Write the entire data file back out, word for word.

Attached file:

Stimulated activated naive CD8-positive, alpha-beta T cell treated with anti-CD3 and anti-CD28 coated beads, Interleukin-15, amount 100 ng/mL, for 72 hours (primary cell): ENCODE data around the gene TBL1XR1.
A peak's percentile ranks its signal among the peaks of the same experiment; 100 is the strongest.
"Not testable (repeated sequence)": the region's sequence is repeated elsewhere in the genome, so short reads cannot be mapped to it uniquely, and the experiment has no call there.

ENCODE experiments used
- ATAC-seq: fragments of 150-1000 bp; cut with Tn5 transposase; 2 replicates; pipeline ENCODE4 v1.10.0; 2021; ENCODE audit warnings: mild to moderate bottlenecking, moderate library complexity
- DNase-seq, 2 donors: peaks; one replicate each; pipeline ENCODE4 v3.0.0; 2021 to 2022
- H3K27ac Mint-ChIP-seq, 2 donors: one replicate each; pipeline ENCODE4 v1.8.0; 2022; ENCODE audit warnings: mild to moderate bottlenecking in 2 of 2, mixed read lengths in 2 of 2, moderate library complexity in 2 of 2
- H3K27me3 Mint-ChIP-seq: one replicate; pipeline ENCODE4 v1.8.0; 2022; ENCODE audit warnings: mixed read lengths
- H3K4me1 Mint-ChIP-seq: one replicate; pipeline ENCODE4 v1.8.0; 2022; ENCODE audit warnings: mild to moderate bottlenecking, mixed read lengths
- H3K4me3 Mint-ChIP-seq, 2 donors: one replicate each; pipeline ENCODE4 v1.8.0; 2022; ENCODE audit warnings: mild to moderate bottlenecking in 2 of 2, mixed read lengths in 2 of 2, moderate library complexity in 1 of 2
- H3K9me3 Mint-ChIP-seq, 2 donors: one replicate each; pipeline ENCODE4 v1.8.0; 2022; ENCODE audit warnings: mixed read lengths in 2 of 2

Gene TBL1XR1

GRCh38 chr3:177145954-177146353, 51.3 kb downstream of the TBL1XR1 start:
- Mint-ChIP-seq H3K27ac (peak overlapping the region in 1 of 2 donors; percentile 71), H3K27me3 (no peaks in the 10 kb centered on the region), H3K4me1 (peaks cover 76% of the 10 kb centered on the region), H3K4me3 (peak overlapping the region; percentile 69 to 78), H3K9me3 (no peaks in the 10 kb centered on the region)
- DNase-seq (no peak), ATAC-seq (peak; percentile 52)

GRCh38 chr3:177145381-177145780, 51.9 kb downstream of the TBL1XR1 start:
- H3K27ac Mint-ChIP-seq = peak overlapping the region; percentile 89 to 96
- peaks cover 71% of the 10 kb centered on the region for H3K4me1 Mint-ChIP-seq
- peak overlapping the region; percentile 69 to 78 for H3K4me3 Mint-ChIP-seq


Stimulated activated naive CD8-positive, alpha-beta T cell treated with anti-CD3 and anti-CD28 coated beads, Interleukin-15, amount 100 ng/mL, for 72 hours (primary cell): ENCODE data around the gene TBL1XR1.
A peak's percentile ranks its signal among the peaks of the same experiment; 100 is the strongest.
"Not testable (repeated sequence)": the region's sequence is repeated elsewhere in the genome, so short reads cannot be mapped to it uniquely, and the experiment has no call there.

ENCODE experiments used
- ATAC-seq: fragments of 150-1000 bp; cut with Tn5 transposase; 2 replicates; pipeline ENCODE4 v1.10.0; 2021; ENCODE audit warnings: mild to moderate bottlenecking, moderate library complexity
- DNase-seq, 2 donors: peaks; one replicate each; pipeline ENCODE4 v3.0.0; 2021 to 2022
- H3K27ac Mint-ChIP-seq, 2 donors: one replicate each; pipeline ENCODE4 v1.8.0; 2022; ENCODE audit warnings: mild to moderate bottlenecking in 2 of 2, mixed read lengths in 2 of 2, moderate library complexity in 2 of 2
- H3K27me3 Mint-ChIP-seq: one replicate; pipeline ENCODE4 v1.8.0; 2022; ENCODE audit warnings: mixed read lengths
- H3K4me1 Mint-ChIP-seq: one replicate; pipeline ENCODE4 v1.8.0; 2022; ENCODE audit warnings: mild to moderate bottlenecking, mixed read lengths
- H3K4me3 Mint-ChIP-seq, 2 donors: one replicate each; pipeline ENCODE4 v1.8.0; 2022; ENCODE audit warnings: mild to moderate bottlenecking in 2 of 2, mixed read lengths in 2 of 2, moderate library complexity in 1 of 2
- H3K9me3 Mint-ChIP-seq, 2 donors: one replicate each; pipeline ENCODE4 v1.8.0; 2022; ENCODE audit warnings: mixed read lengths in 2 of 2

Gene TBL1XR1

GRCh38 chr3:177145954-177146353, 51.3 kb downstream of the TBL1XR1 start:
- Mint-ChIP-seq H3K27ac (peak overlapping the region in 1 of 2 donors; percentile 71), H3K27me3 (no peaks in the 10 kb centered on the region), H3K4me1 (peaks cover 76% of the 10 kb centered on the region), H3K4me3 (peak overlapping the region; percentile 69 to 78), H3K9me3 (no peaks in the 10 kb centered on the region)
- DNase-seq (no peak), ATAC-seq (peak; percentile 52)

GRCh38 chr3:177145381-177145780, 51.9 kb downstream of the TBL1XR1 start:
- H3K27ac Mint-ChIP-seq = peak overlapping the region; percentile 89 to 96
- peaks cover 71% of the 10 kb centered on the region for H3K4me1 Mint-ChIP-seq
- peak overlapping the region; percentile 69 to 78 for H3K4me3 Mint-ChIP-seq